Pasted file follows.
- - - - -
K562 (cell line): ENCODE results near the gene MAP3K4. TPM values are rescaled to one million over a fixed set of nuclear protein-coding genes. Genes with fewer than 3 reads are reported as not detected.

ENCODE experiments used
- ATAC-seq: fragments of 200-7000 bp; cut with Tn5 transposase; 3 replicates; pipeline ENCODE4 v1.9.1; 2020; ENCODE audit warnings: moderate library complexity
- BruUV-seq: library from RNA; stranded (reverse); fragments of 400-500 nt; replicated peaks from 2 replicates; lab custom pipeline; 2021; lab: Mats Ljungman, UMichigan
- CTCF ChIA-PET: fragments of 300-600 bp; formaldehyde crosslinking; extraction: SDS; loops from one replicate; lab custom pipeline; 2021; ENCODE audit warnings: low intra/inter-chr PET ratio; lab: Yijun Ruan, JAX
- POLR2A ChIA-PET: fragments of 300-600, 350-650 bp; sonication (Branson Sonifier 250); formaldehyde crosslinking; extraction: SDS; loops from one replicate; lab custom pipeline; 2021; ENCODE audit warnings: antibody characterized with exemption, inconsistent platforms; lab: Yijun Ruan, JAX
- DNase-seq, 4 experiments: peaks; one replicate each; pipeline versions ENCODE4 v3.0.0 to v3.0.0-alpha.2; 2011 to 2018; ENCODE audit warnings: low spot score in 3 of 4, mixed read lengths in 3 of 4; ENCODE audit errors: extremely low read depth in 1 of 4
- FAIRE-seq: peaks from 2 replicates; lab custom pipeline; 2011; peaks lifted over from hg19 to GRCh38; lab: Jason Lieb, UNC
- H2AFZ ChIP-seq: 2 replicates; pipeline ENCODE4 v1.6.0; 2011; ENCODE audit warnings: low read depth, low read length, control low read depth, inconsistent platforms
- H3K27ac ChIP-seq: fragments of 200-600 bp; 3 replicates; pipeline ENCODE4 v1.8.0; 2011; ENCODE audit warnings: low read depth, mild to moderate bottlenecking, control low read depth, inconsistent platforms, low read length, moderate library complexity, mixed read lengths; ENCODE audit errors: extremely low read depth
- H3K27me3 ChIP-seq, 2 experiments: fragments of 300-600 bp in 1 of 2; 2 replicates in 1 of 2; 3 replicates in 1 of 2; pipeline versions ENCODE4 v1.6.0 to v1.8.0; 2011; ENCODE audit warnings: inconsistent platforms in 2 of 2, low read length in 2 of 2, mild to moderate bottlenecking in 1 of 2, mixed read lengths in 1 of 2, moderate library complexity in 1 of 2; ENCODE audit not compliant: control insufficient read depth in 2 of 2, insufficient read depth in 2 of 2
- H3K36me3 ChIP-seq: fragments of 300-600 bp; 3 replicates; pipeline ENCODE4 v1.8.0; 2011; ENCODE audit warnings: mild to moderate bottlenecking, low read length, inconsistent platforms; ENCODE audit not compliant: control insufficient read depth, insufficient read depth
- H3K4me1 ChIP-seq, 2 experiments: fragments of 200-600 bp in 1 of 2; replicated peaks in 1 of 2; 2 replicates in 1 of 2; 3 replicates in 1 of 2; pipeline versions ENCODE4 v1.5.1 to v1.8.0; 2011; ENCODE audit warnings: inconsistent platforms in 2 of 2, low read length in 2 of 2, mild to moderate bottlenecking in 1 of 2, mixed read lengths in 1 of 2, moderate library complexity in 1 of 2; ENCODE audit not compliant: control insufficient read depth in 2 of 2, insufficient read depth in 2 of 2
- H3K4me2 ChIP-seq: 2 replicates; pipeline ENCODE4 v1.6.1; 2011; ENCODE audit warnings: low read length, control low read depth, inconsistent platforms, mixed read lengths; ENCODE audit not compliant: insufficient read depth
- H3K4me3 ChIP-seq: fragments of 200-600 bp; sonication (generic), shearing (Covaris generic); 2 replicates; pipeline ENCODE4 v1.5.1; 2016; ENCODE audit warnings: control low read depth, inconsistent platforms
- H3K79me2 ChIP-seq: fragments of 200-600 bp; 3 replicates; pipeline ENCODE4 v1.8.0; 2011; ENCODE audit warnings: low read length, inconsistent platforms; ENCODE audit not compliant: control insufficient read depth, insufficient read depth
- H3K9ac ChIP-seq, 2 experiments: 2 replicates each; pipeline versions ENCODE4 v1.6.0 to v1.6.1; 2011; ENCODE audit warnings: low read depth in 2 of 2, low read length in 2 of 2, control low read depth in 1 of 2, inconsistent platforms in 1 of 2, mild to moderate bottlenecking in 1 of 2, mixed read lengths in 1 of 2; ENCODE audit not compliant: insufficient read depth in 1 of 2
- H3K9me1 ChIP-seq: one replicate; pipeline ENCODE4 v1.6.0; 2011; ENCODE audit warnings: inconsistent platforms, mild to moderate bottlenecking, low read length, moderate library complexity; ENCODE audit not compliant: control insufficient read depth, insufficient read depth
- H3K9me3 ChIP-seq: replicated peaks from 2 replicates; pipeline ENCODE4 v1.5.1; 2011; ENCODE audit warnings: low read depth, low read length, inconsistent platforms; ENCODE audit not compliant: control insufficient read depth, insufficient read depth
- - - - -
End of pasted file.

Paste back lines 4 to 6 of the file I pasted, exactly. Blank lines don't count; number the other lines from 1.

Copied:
- BruUV-seq: library from RNA; stranded (reverse); fragments of 400-500 nt; replicated peaks from 2 replicates; lab custom pipeline; 2021; lab: Mats Ljungman, UMichigan
- CTCF ChIA-PET: fragments of 300-600 bp; formaldehyde crosslinking; extraction: SDS; loops from one replicate; lab custom pipeline; 2021; ENCODE audit warnings: low intra/inter-chr PET ratio; lab: Yijun Ruan, JAX
- POLR2A ChIA-PET: fragments of 300-600, 350-650 bp; sonication (Branson Sonifier 250); formaldehyde crosslinking; extraction: SDS; loops from one replicate; lab custom pipeline; 2021; ENCODE audit warnings: antibody characterized with exemption, inconsistent platforms; lab: Yijun Ruan, JAX